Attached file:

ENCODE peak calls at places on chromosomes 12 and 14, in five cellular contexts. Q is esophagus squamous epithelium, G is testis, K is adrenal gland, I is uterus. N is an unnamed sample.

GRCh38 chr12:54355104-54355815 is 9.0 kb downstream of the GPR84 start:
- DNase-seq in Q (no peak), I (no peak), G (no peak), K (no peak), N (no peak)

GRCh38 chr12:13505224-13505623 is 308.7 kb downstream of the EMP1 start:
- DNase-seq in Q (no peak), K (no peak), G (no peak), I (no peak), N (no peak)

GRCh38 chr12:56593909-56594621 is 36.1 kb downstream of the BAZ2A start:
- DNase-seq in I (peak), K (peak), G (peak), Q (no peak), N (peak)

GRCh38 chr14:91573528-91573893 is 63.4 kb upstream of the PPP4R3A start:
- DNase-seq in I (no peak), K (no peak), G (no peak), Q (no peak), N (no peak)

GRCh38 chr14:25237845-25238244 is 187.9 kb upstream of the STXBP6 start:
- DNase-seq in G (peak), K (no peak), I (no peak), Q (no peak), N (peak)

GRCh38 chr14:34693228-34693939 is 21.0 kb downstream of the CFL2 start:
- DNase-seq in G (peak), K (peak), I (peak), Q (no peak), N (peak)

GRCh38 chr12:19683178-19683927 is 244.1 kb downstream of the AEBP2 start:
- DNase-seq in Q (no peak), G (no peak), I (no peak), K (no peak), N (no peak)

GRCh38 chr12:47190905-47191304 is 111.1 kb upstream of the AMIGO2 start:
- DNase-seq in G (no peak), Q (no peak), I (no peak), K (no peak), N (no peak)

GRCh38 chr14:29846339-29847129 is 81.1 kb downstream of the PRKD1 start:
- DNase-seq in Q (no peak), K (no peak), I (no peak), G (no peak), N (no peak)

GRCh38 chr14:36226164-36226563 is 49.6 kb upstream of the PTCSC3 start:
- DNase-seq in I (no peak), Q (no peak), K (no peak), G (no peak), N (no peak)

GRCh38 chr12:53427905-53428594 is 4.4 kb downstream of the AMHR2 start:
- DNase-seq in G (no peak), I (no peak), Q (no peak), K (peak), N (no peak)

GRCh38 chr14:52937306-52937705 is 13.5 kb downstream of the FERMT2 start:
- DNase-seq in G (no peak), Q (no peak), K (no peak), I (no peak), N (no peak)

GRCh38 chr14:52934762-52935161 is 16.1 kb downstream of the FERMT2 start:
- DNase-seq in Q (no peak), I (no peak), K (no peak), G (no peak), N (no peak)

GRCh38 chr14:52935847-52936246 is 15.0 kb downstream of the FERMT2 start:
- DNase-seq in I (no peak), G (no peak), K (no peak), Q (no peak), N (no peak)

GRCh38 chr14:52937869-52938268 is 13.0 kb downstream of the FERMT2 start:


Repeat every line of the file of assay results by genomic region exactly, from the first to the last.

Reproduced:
ENCODE peak calls at places on chromosomes 12 and 14, in five cellular contexts. Q is esophagus squamous epithelium, G is testis, K is adrenal gland, I is uterus. N is an unnamed sample.

GRCh38 chr12:54355104-54355815 is 9.0 kb downstream of the GPR84 start:
- DNase-seq in Q (no peak), I (no peak), G (no peak), K (no peak), N (no peak)

GRCh38 chr12:13505224-13505623 is 308.7 kb downstream of the EMP1 start:
- DNase-seq in Q (no peak), K (no peak), G (no peak), I (no peak), N (no peak)

GRCh38 chr12:56593909-56594621 is 36.1 kb downstream of the BAZ2A start:
- DNase-seq in I (peak), K (peak), G (peak), Q (no peak), N (peak)

GRCh38 chr14:91573528-91573893 is 63.4 kb upstream of the PPP4R3A start:
- DNase-seq in I (no peak), K (no peak), G (no peak), Q (no peak), N (no peak)

GRCh38 chr14:25237845-25238244 is 187.9 kb upstream of the STXBP6 start:
- DNase-seq in G (peak), K (no peak), I (no peak), Q (no peak), N (peak)

GRCh38 chr14:34693228-34693939 is 21.0 kb downstream of the CFL2 start:
- DNase-seq in G (peak), K (peak), I (peak), Q (no peak), N (peak)

GRCh38 chr12:19683178-19683927 is 244.1 kb downstream of the AEBP2 start:
- DNase-seq in Q (no peak), G (no peak), I (no peak), K (no peak), N (no peak)

GRCh38 chr12:47190905-47191304 is 111.1 kb upstream of the AMIGO2 start:
- DNase-seq in G (no peak), Q (no peak), I (no peak), K (no peak), N (no peak)

GRCh38 chr14:29846339-29847129 is 81.1 kb downstream of the PRKD1 start:
- DNase-seq in Q (no peak), K (no peak), I (no peak), G (no peak), N (no peak)

GRCh38 chr14:36226164-36226563 is 49.6 kb upstream of the PTCSC3 start:
- DNase-seq in I (no peak), Q (no peak), K (no peak), G (no peak), N (no peak)

GRCh38 chr12:53427905-53428594 is 4.4 kb downstream of the AMHR2 start:
- DNase-seq in G (no peak), I (no peak), Q (no peak), K (peak), N (no peak)

GRCh38 chr14:52937306-52937705 is 13.5 kb downstream of the FERMT2 start:
- DNase-seq in G (no peak), Q (no peak), K (no peak), I (no peak), N (no peak)

GRCh38 chr14:52934762-52935161 is 16.1 kb downstream of the FERMT2 start:
- DNase-seq in Q (no peak), I (no peak), K (no peak), G (no peak), N (no peak)

GRCh38 chr14:52935847-52936246 is 15.0 kb downstream of the FERMT2 start:
- DNase-seq in I (no peak), G (no peak), K (no peak), Q (no peak), N (no peak)

GRCh38 chr14:52937869-52938268 is 13.0 kb downstream of the FERMT2 start: